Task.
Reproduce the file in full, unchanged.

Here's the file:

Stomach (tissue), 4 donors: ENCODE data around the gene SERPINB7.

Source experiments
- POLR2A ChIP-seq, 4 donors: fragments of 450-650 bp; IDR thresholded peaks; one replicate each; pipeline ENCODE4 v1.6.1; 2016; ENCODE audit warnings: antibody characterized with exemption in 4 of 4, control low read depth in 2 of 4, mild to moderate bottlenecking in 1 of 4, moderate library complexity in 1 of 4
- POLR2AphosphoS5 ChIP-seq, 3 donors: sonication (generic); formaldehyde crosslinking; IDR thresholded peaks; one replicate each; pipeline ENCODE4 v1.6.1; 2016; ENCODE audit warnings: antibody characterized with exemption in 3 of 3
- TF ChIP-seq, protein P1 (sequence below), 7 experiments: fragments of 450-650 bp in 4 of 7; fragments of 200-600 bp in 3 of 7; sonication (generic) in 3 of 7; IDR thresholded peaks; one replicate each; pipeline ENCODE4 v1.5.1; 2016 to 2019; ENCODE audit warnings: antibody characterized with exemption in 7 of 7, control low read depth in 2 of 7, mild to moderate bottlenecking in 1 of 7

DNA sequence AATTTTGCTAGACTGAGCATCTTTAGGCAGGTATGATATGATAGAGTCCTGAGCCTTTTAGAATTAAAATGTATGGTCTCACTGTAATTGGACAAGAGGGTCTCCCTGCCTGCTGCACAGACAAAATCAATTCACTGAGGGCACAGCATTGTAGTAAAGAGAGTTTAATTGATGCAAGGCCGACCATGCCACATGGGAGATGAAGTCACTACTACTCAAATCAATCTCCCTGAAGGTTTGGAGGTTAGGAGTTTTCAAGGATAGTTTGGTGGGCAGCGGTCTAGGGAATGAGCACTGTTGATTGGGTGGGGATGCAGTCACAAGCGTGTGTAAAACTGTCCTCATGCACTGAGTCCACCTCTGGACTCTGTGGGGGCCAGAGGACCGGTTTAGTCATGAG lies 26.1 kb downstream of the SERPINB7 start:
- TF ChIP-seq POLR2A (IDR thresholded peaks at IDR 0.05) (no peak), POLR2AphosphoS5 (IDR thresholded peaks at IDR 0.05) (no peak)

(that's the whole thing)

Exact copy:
Stomach (tissue), 4 donors: ENCODE data around the gene SERPINB7.

Source experiments
- POLR2A ChIP-seq, 4 donors: fragments of 450-650 bp; IDR thresholded peaks; one replicate each; pipeline ENCODE4 v1.6.1; 2016; ENCODE audit warnings: antibody characterized with exemption in 4 of 4, control low read depth in 2 of 4, mild to moderate bottlenecking in 1 of 4, moderate library complexity in 1 of 4
- POLR2AphosphoS5 ChIP-seq, 3 donors: sonication (generic); formaldehyde crosslinking; IDR thresholded peaks; one replicate each; pipeline ENCODE4 v1.6.1; 2016; ENCODE audit warnings: antibody characterized with exemption in 3 of 3
- TF ChIP-seq, protein P1 (sequence below), 7 experiments: fragments of 450-650 bp in 4 of 7; fragments of 200-600 bp in 3 of 7; sonication (generic) in 3 of 7; IDR thresholded peaks; one replicate each; pipeline ENCODE4 v1.5.1; 2016 to 2019; ENCODE audit warnings: antibody characterized with exemption in 7 of 7, control low read depth in 2 of 7, mild to moderate bottlenecking in 1 of 7

DNA sequence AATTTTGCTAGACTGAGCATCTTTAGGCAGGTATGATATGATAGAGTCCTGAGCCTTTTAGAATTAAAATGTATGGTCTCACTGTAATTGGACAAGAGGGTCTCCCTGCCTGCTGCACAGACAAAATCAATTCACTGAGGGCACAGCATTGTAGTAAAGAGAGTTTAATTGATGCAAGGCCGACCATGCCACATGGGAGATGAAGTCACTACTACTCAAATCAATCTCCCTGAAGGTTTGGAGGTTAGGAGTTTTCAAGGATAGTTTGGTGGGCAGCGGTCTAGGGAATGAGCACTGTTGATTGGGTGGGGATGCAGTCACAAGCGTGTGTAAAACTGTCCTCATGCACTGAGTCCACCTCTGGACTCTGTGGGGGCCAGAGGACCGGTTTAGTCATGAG lies 26.1 kb downstream of the SERPINB7 start:
- TF ChIP-seq POLR2A (IDR thresholded peaks at IDR 0.05) (no peak), POLR2AphosphoS5 (IDR thresholded peaks at IDR 0.05) (no peak)